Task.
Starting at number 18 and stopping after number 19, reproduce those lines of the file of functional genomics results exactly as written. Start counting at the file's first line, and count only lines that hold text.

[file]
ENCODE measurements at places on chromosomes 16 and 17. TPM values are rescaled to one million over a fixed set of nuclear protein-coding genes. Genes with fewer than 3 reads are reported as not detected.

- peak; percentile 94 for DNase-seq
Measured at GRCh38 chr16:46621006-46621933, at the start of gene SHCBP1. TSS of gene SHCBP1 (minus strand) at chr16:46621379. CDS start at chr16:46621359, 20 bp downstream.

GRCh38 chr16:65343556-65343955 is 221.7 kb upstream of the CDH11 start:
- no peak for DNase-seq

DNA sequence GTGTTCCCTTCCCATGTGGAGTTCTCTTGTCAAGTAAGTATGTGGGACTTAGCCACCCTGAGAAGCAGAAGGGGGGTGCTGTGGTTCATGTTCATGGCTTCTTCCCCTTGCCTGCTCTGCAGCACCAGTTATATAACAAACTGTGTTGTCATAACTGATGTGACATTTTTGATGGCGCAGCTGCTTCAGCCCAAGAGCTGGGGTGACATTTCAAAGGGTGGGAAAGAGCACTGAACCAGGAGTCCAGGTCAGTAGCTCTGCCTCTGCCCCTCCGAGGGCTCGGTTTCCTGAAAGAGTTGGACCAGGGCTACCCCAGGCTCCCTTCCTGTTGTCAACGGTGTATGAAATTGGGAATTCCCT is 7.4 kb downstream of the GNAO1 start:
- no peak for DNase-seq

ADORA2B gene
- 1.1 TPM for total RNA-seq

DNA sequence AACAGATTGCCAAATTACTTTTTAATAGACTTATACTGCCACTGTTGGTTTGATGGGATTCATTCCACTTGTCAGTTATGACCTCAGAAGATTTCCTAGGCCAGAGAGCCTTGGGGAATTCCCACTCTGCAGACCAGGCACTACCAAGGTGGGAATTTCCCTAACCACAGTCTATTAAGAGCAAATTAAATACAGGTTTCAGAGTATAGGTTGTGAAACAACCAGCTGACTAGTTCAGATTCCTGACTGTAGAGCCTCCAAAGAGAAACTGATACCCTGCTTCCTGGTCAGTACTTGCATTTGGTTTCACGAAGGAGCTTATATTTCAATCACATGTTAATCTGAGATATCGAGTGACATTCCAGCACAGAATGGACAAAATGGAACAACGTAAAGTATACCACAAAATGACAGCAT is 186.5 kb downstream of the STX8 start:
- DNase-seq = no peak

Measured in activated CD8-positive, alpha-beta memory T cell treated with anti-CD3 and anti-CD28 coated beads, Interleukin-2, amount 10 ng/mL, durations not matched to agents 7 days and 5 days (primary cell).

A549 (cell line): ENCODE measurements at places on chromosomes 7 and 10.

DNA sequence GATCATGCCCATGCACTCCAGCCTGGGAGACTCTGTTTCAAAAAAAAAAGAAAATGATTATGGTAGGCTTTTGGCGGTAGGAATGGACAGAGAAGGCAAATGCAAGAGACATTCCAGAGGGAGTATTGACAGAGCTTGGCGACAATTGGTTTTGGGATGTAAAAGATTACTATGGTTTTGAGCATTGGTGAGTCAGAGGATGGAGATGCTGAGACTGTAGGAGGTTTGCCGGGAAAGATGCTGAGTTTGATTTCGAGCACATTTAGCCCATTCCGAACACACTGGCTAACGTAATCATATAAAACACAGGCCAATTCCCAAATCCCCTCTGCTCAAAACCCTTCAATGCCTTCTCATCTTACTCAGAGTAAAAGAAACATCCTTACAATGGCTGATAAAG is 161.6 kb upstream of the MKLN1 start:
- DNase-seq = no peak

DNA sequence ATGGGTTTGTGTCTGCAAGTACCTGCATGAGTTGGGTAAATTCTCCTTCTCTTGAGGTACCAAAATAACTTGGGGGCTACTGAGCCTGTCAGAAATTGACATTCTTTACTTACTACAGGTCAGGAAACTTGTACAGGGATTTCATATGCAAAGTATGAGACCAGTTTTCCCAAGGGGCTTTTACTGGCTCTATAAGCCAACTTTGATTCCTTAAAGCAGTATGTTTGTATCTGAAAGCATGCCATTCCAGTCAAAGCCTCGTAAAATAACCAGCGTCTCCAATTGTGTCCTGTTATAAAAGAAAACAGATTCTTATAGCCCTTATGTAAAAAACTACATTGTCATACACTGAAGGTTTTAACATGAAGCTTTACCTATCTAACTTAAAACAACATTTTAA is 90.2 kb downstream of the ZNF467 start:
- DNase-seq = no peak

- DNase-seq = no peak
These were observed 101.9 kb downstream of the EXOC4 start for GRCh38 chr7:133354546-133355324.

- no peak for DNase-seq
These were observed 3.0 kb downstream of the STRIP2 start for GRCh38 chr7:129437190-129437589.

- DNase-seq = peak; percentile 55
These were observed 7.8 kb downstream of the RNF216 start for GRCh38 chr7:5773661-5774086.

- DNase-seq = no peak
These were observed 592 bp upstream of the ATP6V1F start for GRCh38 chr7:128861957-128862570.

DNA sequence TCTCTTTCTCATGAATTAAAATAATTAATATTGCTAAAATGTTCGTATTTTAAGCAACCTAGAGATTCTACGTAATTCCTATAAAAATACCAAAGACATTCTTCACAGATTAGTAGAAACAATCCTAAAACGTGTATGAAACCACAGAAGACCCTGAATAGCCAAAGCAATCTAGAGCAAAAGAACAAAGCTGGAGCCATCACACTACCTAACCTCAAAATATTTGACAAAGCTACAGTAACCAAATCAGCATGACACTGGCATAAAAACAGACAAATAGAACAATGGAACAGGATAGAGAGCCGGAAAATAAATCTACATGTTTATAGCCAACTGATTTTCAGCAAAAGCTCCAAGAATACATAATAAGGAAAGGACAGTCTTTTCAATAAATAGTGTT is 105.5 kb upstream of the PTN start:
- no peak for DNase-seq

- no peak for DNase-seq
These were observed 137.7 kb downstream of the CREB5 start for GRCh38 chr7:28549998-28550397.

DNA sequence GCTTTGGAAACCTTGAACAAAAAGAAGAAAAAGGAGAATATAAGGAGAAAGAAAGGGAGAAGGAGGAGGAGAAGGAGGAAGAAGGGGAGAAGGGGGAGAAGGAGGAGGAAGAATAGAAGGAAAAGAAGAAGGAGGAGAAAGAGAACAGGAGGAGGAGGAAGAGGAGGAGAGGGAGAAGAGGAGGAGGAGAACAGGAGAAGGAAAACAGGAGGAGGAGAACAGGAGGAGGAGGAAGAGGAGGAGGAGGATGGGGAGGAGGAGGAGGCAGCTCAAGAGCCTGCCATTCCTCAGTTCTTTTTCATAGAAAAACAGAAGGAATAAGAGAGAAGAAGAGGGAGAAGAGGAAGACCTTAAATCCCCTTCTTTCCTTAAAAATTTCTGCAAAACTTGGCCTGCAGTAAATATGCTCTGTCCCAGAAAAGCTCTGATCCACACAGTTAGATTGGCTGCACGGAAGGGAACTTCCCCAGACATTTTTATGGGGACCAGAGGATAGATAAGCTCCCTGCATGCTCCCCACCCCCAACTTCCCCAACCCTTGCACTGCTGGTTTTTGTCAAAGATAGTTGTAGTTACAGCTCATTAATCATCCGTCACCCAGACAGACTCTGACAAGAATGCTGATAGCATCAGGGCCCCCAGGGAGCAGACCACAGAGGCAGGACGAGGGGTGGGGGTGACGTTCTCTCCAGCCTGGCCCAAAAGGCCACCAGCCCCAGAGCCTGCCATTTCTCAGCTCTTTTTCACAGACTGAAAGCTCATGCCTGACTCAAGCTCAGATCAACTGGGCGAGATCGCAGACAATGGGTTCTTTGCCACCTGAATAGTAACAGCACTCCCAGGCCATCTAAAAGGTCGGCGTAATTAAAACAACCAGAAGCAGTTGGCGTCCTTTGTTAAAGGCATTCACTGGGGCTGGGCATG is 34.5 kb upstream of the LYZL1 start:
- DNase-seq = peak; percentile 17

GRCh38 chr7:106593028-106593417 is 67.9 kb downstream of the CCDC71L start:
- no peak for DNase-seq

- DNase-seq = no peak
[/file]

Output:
- DNase-seq = no peak
These were observed 101.9 kb downstream of the EXOC4 start for GRCh38 chr7:133354546-133355324.